It’s definitely a bold statement, but one you can certainly make an argument for.
RollingStone just listed Kanye West’s 808s & Heartbreak as the ‘most groundbreaking album of all-time.’
OF ALL TIME!
(Sorry, had to add that.)
But the case is basically about how influential it was for a rapper to utilize autotune as a new instrument and add to the “emotionally naked” revealing lyrics. I like that phrase for this album, and recall vividly its impact when I listened to 808s over and over again in the coldest winter of 2008.
There’s a case, but what does the title really mean? It was groundbreaking period. Moreso than we imagined at the time as fans like myself came around over time.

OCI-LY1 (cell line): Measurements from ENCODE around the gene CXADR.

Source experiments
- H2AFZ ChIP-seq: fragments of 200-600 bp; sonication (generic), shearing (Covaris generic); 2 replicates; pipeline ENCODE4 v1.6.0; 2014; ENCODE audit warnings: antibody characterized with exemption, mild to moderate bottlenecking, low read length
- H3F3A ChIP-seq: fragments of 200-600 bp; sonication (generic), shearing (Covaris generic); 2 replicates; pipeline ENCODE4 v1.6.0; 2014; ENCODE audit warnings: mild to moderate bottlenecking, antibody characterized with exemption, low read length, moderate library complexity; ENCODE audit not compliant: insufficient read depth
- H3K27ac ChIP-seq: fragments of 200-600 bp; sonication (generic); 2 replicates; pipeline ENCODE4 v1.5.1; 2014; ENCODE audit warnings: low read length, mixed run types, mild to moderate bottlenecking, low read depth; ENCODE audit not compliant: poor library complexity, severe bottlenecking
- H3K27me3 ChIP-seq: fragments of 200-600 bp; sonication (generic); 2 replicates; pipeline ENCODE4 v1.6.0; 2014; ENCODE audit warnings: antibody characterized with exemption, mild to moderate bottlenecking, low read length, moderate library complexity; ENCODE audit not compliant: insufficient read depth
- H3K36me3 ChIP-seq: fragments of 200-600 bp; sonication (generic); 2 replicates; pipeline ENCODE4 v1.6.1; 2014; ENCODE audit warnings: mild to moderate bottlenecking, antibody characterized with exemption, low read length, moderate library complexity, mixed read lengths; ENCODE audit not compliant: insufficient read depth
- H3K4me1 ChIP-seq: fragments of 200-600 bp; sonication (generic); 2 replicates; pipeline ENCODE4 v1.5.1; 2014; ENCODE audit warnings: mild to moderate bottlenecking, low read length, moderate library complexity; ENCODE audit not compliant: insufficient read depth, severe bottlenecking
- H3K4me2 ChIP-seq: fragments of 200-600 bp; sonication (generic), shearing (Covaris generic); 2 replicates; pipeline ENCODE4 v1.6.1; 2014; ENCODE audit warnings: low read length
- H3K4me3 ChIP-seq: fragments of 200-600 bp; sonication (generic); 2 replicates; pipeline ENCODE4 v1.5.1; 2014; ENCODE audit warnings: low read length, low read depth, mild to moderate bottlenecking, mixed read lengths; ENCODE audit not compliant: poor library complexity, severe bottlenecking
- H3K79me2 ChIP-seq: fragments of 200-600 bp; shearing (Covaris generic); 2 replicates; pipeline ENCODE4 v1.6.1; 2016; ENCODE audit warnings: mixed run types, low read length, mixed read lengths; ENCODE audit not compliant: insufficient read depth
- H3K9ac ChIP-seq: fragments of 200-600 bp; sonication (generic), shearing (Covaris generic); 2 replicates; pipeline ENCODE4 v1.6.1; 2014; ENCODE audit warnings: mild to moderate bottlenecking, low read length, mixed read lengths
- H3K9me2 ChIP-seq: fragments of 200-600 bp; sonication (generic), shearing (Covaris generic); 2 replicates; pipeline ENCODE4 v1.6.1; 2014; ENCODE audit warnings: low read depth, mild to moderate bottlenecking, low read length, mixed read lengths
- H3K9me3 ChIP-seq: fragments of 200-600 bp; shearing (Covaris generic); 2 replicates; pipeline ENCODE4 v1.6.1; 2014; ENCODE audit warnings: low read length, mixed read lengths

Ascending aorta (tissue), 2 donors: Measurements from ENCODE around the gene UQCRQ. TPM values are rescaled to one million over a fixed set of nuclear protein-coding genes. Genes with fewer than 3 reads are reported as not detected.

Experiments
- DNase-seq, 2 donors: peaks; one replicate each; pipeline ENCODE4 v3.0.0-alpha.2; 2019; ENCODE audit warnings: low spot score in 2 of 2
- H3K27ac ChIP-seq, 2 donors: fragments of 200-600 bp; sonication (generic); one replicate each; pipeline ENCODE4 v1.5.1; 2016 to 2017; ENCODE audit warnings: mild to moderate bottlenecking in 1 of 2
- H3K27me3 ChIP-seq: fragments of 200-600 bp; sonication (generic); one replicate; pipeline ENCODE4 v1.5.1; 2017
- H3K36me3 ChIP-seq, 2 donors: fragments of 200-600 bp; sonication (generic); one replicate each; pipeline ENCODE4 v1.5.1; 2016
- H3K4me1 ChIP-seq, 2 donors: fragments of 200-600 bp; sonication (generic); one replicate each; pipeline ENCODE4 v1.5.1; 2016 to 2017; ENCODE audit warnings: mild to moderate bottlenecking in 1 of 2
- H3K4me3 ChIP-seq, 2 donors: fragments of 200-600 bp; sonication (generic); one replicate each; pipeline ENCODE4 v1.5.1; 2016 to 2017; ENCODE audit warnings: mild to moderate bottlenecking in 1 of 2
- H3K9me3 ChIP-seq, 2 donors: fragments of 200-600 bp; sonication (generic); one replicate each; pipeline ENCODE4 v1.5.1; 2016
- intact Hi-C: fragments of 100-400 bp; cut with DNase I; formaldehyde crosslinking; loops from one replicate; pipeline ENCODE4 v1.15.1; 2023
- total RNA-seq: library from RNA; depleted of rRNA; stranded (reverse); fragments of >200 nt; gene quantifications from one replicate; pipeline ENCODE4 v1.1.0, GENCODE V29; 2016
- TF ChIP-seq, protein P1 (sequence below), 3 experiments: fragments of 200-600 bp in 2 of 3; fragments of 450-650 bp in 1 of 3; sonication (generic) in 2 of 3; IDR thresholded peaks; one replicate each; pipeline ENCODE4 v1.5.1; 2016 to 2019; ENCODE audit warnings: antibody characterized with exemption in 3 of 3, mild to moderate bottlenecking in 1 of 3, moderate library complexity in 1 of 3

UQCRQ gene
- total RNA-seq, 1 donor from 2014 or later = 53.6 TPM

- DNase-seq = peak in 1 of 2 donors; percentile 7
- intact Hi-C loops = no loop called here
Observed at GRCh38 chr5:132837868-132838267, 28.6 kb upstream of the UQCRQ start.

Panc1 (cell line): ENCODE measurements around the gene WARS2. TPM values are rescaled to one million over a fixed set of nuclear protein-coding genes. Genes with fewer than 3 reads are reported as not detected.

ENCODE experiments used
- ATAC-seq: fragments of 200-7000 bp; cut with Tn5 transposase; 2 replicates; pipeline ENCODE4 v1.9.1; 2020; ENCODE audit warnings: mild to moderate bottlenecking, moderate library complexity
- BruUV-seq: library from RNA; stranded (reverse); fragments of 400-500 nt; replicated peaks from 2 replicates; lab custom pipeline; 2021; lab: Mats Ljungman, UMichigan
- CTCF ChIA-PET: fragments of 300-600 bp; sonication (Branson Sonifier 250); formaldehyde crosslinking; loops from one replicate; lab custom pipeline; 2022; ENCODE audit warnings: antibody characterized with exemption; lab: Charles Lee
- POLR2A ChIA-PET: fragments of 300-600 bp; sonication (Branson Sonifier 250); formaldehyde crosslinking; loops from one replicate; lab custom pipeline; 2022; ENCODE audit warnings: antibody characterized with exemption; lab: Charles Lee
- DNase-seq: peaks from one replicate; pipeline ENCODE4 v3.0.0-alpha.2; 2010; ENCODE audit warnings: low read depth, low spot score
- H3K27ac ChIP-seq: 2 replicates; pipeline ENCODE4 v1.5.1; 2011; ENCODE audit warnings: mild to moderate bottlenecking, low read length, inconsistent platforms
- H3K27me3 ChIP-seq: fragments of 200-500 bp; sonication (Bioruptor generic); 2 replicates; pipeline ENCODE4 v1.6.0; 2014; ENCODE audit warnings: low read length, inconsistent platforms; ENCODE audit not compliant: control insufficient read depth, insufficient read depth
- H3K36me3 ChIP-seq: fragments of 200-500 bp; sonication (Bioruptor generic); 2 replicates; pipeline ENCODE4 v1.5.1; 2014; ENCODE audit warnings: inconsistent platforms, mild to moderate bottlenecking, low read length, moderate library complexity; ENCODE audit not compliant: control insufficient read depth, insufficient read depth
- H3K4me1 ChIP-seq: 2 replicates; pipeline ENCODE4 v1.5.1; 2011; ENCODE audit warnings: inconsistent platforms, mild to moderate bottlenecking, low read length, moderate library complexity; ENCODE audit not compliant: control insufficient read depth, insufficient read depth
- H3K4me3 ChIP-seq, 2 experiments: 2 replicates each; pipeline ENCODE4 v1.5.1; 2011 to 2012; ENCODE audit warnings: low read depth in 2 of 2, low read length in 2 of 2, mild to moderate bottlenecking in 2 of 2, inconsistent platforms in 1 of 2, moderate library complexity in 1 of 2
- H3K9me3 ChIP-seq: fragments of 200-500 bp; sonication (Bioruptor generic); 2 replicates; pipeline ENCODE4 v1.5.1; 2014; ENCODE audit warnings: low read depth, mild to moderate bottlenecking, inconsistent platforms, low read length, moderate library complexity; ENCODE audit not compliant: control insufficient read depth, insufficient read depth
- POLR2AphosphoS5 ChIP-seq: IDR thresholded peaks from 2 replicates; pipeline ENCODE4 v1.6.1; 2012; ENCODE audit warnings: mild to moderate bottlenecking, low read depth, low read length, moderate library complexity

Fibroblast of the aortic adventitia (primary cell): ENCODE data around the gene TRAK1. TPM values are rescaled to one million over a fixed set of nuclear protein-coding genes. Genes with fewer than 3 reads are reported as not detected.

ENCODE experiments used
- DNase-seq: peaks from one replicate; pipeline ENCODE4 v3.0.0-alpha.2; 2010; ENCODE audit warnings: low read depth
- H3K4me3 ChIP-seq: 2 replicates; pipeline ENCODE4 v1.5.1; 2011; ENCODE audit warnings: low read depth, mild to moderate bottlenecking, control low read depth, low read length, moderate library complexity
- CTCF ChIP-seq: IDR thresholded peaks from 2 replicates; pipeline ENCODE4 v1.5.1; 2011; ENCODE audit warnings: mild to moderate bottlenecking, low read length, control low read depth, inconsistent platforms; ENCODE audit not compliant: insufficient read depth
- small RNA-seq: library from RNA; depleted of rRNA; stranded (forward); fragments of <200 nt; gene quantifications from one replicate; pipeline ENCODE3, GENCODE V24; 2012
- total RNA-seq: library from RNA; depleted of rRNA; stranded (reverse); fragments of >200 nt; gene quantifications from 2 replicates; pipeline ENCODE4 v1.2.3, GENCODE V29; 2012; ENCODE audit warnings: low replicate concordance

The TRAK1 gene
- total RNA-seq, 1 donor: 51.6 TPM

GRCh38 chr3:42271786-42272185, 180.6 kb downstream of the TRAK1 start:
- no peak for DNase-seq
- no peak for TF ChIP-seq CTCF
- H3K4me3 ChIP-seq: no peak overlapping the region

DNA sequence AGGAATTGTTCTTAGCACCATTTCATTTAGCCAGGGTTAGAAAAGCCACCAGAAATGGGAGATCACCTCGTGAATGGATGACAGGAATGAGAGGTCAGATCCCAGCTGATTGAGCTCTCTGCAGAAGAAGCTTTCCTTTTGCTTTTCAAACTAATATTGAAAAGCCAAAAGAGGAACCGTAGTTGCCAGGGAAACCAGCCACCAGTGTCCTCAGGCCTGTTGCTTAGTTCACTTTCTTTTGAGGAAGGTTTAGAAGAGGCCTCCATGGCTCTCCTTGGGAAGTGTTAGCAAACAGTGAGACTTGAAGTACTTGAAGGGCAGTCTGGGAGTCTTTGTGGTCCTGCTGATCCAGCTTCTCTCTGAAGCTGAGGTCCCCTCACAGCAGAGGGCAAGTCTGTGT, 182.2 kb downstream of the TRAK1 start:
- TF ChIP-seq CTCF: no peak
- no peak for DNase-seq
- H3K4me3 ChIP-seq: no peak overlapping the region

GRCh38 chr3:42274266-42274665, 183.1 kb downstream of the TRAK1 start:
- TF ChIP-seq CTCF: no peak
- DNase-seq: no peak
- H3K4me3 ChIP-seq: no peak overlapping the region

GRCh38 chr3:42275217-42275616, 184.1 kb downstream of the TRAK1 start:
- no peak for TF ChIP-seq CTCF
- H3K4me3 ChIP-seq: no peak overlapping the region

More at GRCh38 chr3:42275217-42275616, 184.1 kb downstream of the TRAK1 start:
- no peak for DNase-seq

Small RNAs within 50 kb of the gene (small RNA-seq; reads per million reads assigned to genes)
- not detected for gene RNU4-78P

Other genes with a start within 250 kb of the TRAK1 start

Here’s an excerpt:
Kanye West’s Auto-Tune-heavy, emotionally naked fourth album came after a brutal year during which his mother died and his engagement broke up, but the album’s cavernous sound and exposed-soul lyrics confused even those who had been aware of West’s recent trials. Its core aesthetic was like nothing in hip-hop: freshly butchered feelings enumerated in detail, but masked by digital processing; beds of spare synths used to balance a mix of singing and rapping. However, over time it served as a new template for up-and-comers in hip-hop and R&B. Drake cited West as his budding sound’s “most influential person” when he was hustling mixtapes, while artists like Future further tweaked the idea of using Auto-Tune as a way to convey emotions that evoke too much feeling when spoken of explicitly.